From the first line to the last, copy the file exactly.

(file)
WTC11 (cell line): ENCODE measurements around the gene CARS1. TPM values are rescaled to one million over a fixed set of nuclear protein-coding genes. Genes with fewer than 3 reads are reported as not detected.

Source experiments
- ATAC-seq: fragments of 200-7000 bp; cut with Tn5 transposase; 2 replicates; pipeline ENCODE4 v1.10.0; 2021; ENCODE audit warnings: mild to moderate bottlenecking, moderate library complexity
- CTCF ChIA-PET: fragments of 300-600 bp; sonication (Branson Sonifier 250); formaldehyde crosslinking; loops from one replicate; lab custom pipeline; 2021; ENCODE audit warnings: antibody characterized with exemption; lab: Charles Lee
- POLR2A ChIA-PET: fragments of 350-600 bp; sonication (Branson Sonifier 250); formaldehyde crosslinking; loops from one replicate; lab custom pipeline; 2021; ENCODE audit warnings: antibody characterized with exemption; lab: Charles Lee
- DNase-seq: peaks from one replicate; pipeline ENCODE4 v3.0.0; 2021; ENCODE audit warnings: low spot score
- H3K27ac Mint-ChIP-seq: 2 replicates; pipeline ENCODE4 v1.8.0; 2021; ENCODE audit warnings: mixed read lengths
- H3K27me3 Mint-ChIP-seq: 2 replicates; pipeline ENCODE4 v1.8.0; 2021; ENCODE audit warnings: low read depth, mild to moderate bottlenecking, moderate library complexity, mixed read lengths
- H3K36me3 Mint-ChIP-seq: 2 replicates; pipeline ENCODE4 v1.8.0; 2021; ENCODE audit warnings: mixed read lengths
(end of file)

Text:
WTC11 (cell line): ENCODE measurements around the gene CARS1. TPM values are rescaled to one million over a fixed set of nuclear protein-coding genes. Genes with fewer than 3 reads are reported as not detected.

Source experiments
- ATAC-seq: fragments of 200-7000 bp; cut with Tn5 transposase; 2 replicates; pipeline ENCODE4 v1.10.0; 2021; ENCODE audit warnings: mild to moderate bottlenecking, moderate library complexity
- CTCF ChIA-PET: fragments of 300-600 bp; sonication (Branson Sonifier 250); formaldehyde crosslinking; loops from one replicate; lab custom pipeline; 2021; ENCODE audit warnings: antibody characterized with exemption; lab: Charles Lee
- POLR2A ChIA-PET: fragments of 350-600 bp; sonication (Branson Sonifier 250); formaldehyde crosslinking; loops from one replicate; lab custom pipeline; 2021; ENCODE audit warnings: antibody characterized with exemption; lab: Charles Lee
- DNase-seq: peaks from one replicate; pipeline ENCODE4 v3.0.0; 2021; ENCODE audit warnings: low spot score
- H3K27ac Mint-ChIP-seq: 2 replicates; pipeline ENCODE4 v1.8.0; 2021; ENCODE audit warnings: mixed read lengths
- H3K27me3 Mint-ChIP-seq: 2 replicates; pipeline ENCODE4 v1.8.0; 2021; ENCODE audit warnings: low read depth, mild to moderate bottlenecking, moderate library complexity, mixed read lengths
- H3K36me3 Mint-ChIP-seq: 2 replicates; pipeline ENCODE4 v1.8.0; 2021; ENCODE audit warnings: mixed read lengths